Hatch Pain Perdu

The pain perdu I’ve been exposed to is hard to find. When I search for the phrase, I come across “that’s just French for French toast!” or crusty, fried, maybe baked bread recipes with sauces. What I’m used to is stale bread, thrown in an oven pan, drowned in broth, cream, cheese etc etc etc and baked until the bread absorbs it. If y’all know a better name for it, let me know, otherwise I’m gonna keep calling it what I know.

In Texas around August, hatch peppers are a big thing. Grocery stores will have roasting parties, restaurants will bust out seasonal menus, city blocks will erupt in hot sauce festivals.

I caved in the grocery store and bought a loaf of the hatch cheddar bread. Although I’m an eater, I do still not have any roommates, so bread will sometimes go bad at my place. After nomming through half the loaf, I decided this would be a great way to use and keep the old bread.

To make it complete, I bought fresh hatch peppers and some hatch sausage to go with it. Hatch 3 ways.

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The end result isn’t the most photogenic, but it’s very tasty.


Hatch Pain Perdu

  • enough hatch bread to fill your baking pan
  • heavy whipping cream
  • broth
  • fresh hatch peppers
  • cheddar
  1. Chop bread and peppers. Mix roughly and layer into baking pan, while putting cheese between the layers.
  2. Fill the pan half way with a mixture of broth and cream. I used a bit more broth than cream, but the proportions are up to you
  3. Bake at 370 for 30 minutes, then check on it.

Aigo Bouido

Oh man, this soup.

I couldn’t stop myself from eating a pound of bread and two bowls of this soup. After that, I couldn’t do a lot of things. But after after that, I felt amazing.

I’d been feeling a little under the weather when this soup came on my radar. The fact that it would help with my sickness was an bonus, an accessory. It is no secret that I love garlic, so when this recipe made it into my brain, of course I jumped for it. I’ve always believed fervently and zealously in the power of garlic. It’s to the point that I even “convert” people and do things like make them read the Wikipedia page. It stops me from getting eaten by mosquitoes when I go to Louisiana, it keeps my heart healthy despite eating like someone from Louisiana, and it comes to the rescue when I’m coming down with something. Generally, I have a little soup I throw together on mornings when I need to eat but am feeling too bad. Aigo bouido reminded me of that soup on overdrive.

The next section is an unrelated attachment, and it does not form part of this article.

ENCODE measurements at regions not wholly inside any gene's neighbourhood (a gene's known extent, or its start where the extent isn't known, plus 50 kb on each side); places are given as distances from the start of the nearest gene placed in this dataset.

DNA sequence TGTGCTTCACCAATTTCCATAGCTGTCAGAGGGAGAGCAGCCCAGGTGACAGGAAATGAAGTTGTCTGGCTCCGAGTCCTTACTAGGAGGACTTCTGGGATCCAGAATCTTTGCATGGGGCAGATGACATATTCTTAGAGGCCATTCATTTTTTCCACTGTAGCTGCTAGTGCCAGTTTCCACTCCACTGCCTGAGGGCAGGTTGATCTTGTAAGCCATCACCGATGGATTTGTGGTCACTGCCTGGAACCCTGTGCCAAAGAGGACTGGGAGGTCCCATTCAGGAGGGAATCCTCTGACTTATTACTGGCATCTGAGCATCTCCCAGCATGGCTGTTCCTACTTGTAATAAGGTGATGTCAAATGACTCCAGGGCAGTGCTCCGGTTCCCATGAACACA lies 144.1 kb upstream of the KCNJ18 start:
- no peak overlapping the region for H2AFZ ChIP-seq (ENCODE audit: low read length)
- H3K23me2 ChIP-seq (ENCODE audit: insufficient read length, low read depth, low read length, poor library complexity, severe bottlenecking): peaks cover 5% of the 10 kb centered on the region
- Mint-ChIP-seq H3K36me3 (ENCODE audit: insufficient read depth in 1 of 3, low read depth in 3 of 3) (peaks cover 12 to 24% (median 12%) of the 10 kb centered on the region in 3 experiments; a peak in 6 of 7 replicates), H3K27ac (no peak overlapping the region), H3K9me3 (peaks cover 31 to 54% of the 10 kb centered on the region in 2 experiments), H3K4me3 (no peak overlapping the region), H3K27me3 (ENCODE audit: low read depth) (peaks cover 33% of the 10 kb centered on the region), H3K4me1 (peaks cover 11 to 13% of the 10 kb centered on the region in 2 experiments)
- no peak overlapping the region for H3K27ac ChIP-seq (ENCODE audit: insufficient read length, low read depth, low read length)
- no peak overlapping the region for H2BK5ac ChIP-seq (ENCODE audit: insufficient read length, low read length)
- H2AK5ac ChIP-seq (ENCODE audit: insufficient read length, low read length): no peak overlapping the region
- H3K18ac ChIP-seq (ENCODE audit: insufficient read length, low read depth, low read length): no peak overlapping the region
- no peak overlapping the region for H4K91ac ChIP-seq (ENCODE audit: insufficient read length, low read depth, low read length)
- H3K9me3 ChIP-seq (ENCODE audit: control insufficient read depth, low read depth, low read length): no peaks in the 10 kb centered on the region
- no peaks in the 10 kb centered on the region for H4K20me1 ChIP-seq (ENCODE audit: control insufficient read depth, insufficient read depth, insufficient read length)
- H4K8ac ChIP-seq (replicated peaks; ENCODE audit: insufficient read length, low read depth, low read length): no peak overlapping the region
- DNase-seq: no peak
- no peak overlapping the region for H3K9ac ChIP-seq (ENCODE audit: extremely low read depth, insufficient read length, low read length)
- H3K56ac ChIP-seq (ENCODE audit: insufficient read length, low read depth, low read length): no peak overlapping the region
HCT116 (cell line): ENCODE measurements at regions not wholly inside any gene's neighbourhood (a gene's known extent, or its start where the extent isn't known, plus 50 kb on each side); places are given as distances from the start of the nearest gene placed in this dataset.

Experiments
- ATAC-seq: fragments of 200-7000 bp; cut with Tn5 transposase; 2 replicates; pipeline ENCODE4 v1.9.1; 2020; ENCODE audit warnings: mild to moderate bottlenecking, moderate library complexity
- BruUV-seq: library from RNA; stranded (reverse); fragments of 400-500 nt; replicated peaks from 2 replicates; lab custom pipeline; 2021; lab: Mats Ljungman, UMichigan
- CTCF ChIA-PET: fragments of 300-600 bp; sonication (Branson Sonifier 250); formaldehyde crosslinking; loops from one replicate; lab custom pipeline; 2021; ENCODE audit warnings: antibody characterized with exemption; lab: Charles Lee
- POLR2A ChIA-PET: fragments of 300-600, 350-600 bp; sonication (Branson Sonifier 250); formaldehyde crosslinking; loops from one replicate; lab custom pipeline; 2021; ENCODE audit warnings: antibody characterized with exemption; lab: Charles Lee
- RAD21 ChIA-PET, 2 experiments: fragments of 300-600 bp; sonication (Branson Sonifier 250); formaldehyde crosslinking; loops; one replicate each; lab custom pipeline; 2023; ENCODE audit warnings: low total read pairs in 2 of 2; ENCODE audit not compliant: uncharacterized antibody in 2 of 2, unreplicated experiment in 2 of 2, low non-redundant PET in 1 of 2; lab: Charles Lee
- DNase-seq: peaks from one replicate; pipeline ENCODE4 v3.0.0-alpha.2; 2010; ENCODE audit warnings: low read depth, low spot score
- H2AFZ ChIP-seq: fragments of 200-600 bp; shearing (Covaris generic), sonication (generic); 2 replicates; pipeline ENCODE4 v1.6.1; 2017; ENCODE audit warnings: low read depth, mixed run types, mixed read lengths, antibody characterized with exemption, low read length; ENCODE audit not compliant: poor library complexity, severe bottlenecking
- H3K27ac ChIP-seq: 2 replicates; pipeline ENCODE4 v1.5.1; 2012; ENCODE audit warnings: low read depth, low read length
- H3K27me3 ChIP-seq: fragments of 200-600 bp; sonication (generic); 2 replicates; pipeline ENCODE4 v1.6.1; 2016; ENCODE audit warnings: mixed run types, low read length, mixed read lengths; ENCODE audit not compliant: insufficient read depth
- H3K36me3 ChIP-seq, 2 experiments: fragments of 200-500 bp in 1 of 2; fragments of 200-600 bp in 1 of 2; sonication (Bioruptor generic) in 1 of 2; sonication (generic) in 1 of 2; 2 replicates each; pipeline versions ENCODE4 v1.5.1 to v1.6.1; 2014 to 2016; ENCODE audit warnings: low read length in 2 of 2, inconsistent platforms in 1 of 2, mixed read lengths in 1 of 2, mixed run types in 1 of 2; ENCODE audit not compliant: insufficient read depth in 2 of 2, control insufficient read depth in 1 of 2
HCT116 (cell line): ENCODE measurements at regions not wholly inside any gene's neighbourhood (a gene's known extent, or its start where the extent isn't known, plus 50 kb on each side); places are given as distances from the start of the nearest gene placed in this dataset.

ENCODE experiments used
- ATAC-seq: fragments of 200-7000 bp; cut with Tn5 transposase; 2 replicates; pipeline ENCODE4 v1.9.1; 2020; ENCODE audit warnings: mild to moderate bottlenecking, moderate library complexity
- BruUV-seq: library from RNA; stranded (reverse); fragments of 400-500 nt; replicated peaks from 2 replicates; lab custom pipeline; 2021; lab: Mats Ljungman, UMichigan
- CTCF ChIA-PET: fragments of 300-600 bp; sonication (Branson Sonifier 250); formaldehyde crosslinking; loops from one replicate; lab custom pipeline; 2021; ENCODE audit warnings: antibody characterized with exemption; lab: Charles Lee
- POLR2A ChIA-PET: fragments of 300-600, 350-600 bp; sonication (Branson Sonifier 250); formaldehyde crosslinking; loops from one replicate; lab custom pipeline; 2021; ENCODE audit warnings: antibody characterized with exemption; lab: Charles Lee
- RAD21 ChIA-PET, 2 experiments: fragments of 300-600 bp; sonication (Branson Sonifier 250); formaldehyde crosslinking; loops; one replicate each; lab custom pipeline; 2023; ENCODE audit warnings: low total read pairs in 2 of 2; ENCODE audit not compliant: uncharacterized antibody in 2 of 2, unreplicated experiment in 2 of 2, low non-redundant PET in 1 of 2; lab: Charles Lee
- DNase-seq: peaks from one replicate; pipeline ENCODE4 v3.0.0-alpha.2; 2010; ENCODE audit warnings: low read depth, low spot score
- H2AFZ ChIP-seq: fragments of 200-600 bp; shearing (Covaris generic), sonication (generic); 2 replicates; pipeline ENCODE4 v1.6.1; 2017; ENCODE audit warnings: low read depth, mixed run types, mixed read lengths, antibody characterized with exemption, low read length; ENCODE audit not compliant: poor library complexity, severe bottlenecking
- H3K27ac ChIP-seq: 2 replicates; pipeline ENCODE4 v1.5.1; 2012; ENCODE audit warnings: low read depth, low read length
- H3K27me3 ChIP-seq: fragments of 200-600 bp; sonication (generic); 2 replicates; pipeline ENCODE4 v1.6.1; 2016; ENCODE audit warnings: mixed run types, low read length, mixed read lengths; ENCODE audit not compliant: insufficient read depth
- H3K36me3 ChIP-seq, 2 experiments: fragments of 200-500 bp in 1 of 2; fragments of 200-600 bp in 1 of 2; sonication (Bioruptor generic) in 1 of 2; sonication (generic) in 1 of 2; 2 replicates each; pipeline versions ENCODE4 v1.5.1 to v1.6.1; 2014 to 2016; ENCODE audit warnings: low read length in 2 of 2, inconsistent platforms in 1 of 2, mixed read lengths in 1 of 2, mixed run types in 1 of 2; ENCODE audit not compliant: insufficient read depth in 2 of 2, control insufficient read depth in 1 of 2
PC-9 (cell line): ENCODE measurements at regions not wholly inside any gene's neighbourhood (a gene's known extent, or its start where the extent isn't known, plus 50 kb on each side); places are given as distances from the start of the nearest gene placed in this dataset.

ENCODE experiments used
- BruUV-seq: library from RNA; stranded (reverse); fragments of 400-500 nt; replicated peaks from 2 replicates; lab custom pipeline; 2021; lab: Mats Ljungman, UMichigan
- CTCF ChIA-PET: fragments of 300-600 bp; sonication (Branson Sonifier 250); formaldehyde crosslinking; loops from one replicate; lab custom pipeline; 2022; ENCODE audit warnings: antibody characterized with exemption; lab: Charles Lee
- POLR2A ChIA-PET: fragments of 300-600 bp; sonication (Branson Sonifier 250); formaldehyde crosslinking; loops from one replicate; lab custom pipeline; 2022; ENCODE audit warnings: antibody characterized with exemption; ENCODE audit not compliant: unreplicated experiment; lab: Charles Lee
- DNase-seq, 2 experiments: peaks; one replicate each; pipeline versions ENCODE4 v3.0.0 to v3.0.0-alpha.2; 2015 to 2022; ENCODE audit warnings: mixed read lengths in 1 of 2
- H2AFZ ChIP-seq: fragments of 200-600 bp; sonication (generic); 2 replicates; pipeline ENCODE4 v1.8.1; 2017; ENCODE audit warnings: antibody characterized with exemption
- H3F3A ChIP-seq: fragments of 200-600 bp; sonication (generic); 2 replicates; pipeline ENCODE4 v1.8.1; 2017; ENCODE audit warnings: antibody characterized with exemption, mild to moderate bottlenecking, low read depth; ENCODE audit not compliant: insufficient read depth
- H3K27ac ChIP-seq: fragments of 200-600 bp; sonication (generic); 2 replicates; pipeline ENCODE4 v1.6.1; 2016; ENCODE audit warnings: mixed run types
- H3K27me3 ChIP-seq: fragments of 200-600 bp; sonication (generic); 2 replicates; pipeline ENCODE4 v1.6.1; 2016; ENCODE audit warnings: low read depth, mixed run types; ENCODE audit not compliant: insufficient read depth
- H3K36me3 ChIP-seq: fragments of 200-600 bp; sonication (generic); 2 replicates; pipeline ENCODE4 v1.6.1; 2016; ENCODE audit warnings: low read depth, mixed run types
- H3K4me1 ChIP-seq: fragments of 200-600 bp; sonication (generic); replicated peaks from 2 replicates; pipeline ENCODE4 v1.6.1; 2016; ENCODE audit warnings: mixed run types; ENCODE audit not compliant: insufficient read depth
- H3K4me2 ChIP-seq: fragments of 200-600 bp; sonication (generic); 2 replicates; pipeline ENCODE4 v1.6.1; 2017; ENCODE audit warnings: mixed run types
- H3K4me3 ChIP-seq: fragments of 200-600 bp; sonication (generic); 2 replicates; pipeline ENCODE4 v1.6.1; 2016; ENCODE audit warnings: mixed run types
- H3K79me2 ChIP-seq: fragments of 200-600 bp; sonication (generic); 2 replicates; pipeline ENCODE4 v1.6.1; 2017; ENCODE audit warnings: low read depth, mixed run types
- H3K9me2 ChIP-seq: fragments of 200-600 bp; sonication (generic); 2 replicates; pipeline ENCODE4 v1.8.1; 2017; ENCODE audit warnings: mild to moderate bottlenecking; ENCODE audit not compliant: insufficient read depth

I’ve been on a Julia Child kick ever since reading her memoir, which is where I found this recipe. Although I was able to find her version online, I decided to make a Frankenstein’s monster, pulling my favorite parts out of all the recipes I found. Broth seemed more flavorful than water, a bread bowl seemed tastier and easier than toastlets with fresh mayonnaise, and despite her saying that it would be easier to peel the garlic after boiling it, I peeled it like normal.


Falling in line with what I vaguely think I know about garlic, I smashed it instead of slicing, and I didn’t strain it out. It was delightful biting into a chunk of aromatic garlic.

*On that note, when you eat this, make sure that whomever you make out with is also eating this soup.


In her book, she said that she made it after a rough and stormy Mediterranean day, full of wind, salt, and poor spirits. But this soup livened everybody up again. It is surprisingly light and refreshing, which is part of why I wanted bread with it. Otherwise it wouldn’t be very substantial which might lead to accidentally eating the whole pot. IMG_5160


Aigo Bouido

  • 1 – 2 bulbs garlic
  • 6 – 8 cups veggie broth
  • 6 egg yolks
  • 3 tbs olive oil (or butter, or both)
  • 1 cup parmesan
  • 2 cloves (don’t skip!)
  • 1/4 – 1/2 tsp thyme
  • 1/4 – 1/2 tsp sage
  • salt
  • pepper
  1.  Crush garlic. Heat oil in med/low pot. Add garlic and cook until they begin to golden.
  2. Add herbs and stir. Cook for a minute or so.
  3. Add broth. Bring to a boil, then reduce heat to a simmer. Partially cover and simmer for 30 minutes.